|The flammability of current liquid and polymeric electrolytes in Li-ion batteries is a major impediment in the rapid adaption of Li batteries in electric vehicles, portable devices, battery systems for the grid, and battery systems for military applications. Current solid state electrolytes are hindered in their implementation in Li-ion batteries by their low ionic conductivity. The desired cubic structural phases for high ionic conductivity garnet LiLaZrO currently need fabrication at temperatures in excess of 1300 degrees Celsius, making synthesis very challenging. Traditional synthesis methods of garnet materials, such as ball-milling, are incompatible with high volume manufacturing.
Researchers at Purdue University have developed a new solid state electrolyte material system. This new class of solid state electrolytes is fabricated employing solution-based synthesis, which is advantageous over ball milling and other current methods, rendering it easily scalable for manufacturing purposes. The electrolytes are nonflammable, solving a critical requirement in battery safety while improving ionic conductivity and lowering the synthesis temperature. This material can be directly grown on Li metal, avoiding undesired parasitic resistances associated with interfaces needed to protect pure Li metal anodes that limit device performance and cyclability.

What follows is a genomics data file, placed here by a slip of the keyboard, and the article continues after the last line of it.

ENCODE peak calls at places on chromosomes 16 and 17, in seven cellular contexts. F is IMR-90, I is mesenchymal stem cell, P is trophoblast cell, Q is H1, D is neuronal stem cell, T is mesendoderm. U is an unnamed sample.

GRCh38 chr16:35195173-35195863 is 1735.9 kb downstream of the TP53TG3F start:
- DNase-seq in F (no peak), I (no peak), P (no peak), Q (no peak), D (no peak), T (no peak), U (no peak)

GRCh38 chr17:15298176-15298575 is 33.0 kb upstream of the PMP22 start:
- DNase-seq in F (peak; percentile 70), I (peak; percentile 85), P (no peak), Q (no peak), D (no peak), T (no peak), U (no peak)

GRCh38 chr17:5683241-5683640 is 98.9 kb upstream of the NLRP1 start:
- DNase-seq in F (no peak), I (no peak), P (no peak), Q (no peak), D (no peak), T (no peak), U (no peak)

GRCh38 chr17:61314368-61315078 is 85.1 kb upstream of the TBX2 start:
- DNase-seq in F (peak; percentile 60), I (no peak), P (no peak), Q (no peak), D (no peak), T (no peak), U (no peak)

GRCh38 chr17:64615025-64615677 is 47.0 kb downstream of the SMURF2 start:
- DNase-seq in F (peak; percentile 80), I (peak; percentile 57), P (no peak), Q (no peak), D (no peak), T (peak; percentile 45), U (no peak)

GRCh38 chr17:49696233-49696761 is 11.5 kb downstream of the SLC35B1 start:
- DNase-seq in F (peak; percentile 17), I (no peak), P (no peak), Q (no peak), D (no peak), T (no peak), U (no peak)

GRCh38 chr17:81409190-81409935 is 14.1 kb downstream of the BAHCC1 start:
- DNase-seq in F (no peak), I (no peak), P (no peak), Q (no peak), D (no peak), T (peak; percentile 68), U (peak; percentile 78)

-Lower synthesis temperature without compromising ionic conductivity
-More facile fabrication
-Greater probability of improving ionic conductivity by stoichiometry changes, densification, and processing
-Chemical compatibility with pure Li anodes
Nov 10, 2015
Nov 11, 2014
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